Advisors may be giving retirees and near retirees bad advice without realizing it—in fact, Bill Meyer is certain of it, so he’s introducing a digital tool to help advisors plan their clients' drawdown strategies.

“I would say 90 percent of the financial advisors out there are using software that gives them the wrong answers,” Meyer says. “It’s because as an industry, we’re all focused on growing your money, not how it should be withdrawn during retirement.”

Meyer, president of Retiree Income and Social Security Analyzer, has launched Income Solver, software designed to optimize withdrawal strategies.

The conventional wisdom regarding retirement withdrawals is that advisors should first draw from a client’s taxable accounts, then tax-deferred accounts, then tax-exempt accounts, then non-deductable IRAs and finally from a non-qualified annuity—but Meyer says that’s not necessarily the case.

“Big institutions like Fidelity and Vanguard are using this conventional wisdom and it’s wrong almost every time,” Meyer says. “If you draw down in a strategic way, you can optimize your outcome, but if you drawdown willy-nilly and you don’t think about this in the context of the individual client, the client often ends up with less money.”

Consider a single client with a $600,000 nestegg: $250,000 in a taxable account, $250,000 in a tax-deferred account and $100,000 in a tax-free Roth account. Meyer says the conventional strategy would turn that nestegg into $1.8 million over the client’s planning horizon. Using the opposite of conventional wisdom—withdrawing from the tax-free account first, then the tax-deferred account, then the taxable account—would result in an additional $15,629 for the client across the planning horizon, he says.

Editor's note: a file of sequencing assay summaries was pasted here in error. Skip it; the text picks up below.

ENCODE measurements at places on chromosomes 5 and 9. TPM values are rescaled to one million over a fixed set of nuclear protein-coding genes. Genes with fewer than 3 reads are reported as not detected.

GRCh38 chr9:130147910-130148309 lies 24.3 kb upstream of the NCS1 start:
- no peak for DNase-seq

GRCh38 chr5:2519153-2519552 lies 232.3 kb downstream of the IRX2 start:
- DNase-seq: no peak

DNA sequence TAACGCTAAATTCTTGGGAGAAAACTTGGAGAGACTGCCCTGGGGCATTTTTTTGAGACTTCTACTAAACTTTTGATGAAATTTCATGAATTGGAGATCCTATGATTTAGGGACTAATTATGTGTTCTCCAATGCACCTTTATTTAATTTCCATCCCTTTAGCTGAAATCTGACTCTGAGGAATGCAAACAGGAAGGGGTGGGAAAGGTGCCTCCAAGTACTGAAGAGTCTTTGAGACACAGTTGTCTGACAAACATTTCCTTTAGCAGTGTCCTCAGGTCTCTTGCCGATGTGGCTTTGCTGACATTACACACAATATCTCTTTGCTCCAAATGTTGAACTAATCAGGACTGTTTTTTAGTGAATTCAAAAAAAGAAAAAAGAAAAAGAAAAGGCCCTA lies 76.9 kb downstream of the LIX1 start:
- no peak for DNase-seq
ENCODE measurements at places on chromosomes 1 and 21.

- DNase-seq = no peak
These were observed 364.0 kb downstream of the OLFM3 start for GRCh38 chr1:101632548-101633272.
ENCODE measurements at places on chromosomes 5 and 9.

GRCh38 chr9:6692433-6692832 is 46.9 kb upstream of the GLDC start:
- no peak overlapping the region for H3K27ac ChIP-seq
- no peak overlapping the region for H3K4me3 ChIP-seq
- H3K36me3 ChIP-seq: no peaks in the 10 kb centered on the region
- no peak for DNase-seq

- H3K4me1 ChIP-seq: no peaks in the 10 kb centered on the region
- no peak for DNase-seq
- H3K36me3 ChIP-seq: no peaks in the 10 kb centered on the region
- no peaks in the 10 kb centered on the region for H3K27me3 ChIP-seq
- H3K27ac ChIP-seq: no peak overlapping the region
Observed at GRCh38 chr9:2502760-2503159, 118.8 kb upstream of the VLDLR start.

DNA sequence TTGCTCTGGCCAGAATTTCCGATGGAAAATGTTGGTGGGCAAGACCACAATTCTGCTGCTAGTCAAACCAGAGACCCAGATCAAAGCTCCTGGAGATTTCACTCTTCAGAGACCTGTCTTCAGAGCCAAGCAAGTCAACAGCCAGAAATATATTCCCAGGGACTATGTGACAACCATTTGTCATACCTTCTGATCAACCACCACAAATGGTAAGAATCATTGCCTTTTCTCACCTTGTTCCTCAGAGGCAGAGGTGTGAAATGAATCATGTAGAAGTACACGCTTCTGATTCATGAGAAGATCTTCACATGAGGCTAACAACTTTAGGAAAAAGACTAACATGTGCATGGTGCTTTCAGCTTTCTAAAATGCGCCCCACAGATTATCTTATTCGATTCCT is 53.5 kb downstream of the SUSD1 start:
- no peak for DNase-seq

If Roth conversions are used to keep that client within an average marginal tax rate of 15 percent over the planning period, the client would end up with an additional $122,129 throughout their retirement, says Meyer.

“Vanguard says that by coordinating Social Security and drawdown strategies, advisors can find their clients an additional 3 percent a year, and David Blanchett’s research puts that number at 1.6 percent,” Meyer says. “Our paper also found that optimizing these strategies creates value for clients, but it was a research paper. Advisors couldn’t really do anything with it. It was interesting, a nice read, but there were no tools.”

Theoretical strategies are great, says Meyer, but until the launch of Income Solver, advisors lacked a tool that would help them implement the strategies.

Income Solver, launched in May, is the result of 10 years of research and programming.